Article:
How to prepare for data incidents: 6 best disaster recovery tips

As Storm Desmond brought home all too clearly, serious storm damage to businesses and infrastructure is just a few rogue isobars away. Dealing with the aftermath of widespread flooding, power cuts and landslides across the country is a huge task, so we take a look at some top tips to help under-pressure IT teams deal with similar major incidents.

Remember that every incident is unique - one size doesn’t fit all

Incidents can range from winter storms, power outages, ransomware attacks through to fires - all of which will require a different level and type of response. The IT department must have a full understanding of all types of likely threat, via a full risk assessment based on the location and accessibility of your data centres, as well as the scope of any malicious attacks that could occur. Remember that the scale of the real-world incident may not reflect the IT one - human error can delete entire servers, while a serious fire might just destroy a few desktops.

Set your recovery goals early

While creating backups is part of a disaster recovery strategy, don’t assume that it’s a silver bullet - backups may not contain the very latest data, and may not be quickly accessible post-incident. Defining solid recovery time objectives (RTO) criteria is a must, as well as calculating how long your business can continue to run without access to your data. The IT team also needs to define recovery point objectives (RPO), which is essentially the maximum age of data that will still be useful to back up.

Set your support requirements

Although there are a vast range of recovery technologies and combinations, there’s a simple method to plot which blend you need - based on the requirements above, what level of support does your business require? The more expensive your downtime will be for your business, the more comprehensive and potentially complex the mitigation package you’ll need. The most appropriate recovery process may include some or all of the following: a file restore solution, local virtualisation, off-site virtualisation or partnering with a cloud provider for backup.

Don’t let your judgement become clouded

Cloud economics can be a huge boon when considering your Business Continuity strategy. Partnering with a cloud provider who offers great support for your IT department’s Business Continuity (BC) and Disaster Recovery (DR) strategy, given their geographical location and performance capabilities can be a no-brainer compared to the costs of building out a separate physical data protection site.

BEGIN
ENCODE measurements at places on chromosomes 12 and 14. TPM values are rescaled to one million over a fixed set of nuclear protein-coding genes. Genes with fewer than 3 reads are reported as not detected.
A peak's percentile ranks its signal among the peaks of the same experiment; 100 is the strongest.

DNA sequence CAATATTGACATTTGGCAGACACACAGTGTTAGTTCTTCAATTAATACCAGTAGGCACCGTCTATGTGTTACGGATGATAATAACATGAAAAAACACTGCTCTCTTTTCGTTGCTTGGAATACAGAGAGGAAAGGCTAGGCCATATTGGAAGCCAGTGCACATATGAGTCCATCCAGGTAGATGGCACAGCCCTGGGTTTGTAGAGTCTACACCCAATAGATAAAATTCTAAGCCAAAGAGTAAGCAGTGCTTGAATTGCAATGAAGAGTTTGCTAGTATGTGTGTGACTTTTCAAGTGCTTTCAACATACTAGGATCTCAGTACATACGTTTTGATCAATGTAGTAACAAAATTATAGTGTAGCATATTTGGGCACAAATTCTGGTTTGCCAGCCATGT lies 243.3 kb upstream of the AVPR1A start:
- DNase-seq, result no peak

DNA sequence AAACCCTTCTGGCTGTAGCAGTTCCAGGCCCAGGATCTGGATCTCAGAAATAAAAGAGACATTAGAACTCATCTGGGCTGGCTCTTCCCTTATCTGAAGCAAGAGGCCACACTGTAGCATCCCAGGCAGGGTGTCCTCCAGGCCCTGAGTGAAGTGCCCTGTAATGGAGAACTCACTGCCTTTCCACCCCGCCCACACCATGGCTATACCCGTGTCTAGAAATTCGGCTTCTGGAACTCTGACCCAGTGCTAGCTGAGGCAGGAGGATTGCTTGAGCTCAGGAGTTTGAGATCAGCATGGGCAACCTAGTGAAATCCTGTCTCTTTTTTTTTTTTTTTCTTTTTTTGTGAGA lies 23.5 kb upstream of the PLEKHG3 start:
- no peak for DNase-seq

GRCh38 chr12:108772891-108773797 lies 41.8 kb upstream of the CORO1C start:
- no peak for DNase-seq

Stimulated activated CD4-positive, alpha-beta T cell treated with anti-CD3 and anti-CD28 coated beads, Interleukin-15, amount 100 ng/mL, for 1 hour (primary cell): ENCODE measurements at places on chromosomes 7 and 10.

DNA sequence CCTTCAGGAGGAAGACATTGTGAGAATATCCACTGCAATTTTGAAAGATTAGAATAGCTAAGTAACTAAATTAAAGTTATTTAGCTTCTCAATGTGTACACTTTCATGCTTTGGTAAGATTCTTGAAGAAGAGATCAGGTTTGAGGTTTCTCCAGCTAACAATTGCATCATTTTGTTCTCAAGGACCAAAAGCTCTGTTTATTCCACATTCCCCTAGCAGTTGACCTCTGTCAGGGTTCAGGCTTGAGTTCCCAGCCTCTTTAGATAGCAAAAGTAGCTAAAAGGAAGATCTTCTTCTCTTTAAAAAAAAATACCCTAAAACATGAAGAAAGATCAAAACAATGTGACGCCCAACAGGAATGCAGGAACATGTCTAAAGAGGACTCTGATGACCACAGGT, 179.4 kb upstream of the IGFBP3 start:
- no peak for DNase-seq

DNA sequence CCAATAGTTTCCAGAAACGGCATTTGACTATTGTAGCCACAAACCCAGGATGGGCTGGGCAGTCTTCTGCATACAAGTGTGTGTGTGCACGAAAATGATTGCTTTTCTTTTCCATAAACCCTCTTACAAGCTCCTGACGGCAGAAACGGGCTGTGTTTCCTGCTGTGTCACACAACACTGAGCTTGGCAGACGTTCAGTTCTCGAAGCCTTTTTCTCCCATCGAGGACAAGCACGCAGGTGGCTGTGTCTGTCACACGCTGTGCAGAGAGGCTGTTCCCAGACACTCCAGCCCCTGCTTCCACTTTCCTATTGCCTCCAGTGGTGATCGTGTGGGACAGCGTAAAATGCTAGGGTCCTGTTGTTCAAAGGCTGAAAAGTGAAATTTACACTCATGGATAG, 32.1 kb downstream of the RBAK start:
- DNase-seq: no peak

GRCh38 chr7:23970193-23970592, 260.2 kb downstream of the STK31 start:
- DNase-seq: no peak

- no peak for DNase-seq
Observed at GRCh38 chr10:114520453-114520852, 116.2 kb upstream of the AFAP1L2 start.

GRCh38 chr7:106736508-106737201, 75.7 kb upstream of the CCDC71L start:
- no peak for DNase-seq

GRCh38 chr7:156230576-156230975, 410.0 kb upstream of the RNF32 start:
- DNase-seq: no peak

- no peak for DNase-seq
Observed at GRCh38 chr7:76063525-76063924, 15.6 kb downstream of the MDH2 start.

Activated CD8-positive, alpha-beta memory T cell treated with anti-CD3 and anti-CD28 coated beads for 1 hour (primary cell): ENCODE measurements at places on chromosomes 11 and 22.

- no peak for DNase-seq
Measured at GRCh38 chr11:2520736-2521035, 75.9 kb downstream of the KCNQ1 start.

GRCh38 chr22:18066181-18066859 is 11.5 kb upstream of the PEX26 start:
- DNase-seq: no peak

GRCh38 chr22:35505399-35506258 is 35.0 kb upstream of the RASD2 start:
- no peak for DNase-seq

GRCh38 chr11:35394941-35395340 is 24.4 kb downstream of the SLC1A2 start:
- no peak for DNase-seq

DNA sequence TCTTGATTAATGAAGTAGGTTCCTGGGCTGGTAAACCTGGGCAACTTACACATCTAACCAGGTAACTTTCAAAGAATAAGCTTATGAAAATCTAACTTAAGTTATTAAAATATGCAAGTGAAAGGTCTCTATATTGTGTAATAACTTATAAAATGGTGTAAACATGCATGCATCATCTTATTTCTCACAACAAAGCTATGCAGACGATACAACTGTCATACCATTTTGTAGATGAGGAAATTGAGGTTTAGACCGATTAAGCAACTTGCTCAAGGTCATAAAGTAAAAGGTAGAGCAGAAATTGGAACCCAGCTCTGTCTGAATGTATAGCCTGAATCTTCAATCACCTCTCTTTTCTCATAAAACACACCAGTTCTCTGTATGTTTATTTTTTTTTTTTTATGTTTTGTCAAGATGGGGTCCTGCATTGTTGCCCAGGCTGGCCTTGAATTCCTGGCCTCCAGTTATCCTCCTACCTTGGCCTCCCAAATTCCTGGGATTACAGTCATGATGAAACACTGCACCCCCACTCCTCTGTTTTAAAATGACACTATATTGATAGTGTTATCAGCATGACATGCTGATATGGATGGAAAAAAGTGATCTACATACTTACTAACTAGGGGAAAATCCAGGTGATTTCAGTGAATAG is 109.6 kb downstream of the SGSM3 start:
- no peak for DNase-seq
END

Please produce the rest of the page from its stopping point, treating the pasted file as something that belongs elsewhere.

Always secure those apps!

Although many of you will be reading this thinking 'I don't have any apps!', you'll have more outsourced functions than you think. From accounting software and hosting tools for SMEs, up to the big names like Salesforce, a surprising amount of your business’ most critical data probably lives across a mix of hardware and software, or in Software-as-a-Service (SaaS) applications. Although these apps will be incredibly easy and painless to use it's vital they're not overlooked in a disaster recovery plan, as they can pose huge risks for your data. Conducting a full audit of applications in use across the business and then ensuring they're protected is essential, especially if another disastrous winter storm occurs any time soon.

Never stop assessing

Continuously assess your Business Continuity and Disaster Recovery strategy and test this frequently as your business grows and threats change. Likely scenarios can change very quickly, and a continuous programme of challenging assumptions will bear fruit. While you can’t always predict what’s going to happen, you can prepare for the probabilities. A specific milestone in assessing the effectiveness of your strategy is after it's been tested by a real recovery incident - how did the team react? Were there areas that could easily be improved, and did all your various service providers behave and perform as you expected?

Overall, planning for weather-related disasters is relatively simple once you assess your risk landscape and goals for disaster recovery, and the same goes for other types of disaster. With careful planning and thought about worst-case scenarios, you can disseminate a comprehensive and continually evolving Business Continuity and Disaster Recovery strategy across your organisation. One thing is for sure, the time spent on planning for extreme weather events will rarely be wasted!

Andrew Stuart, MD of Datto EMEA

Image Credit: Olivier Le Moal/Shutterstock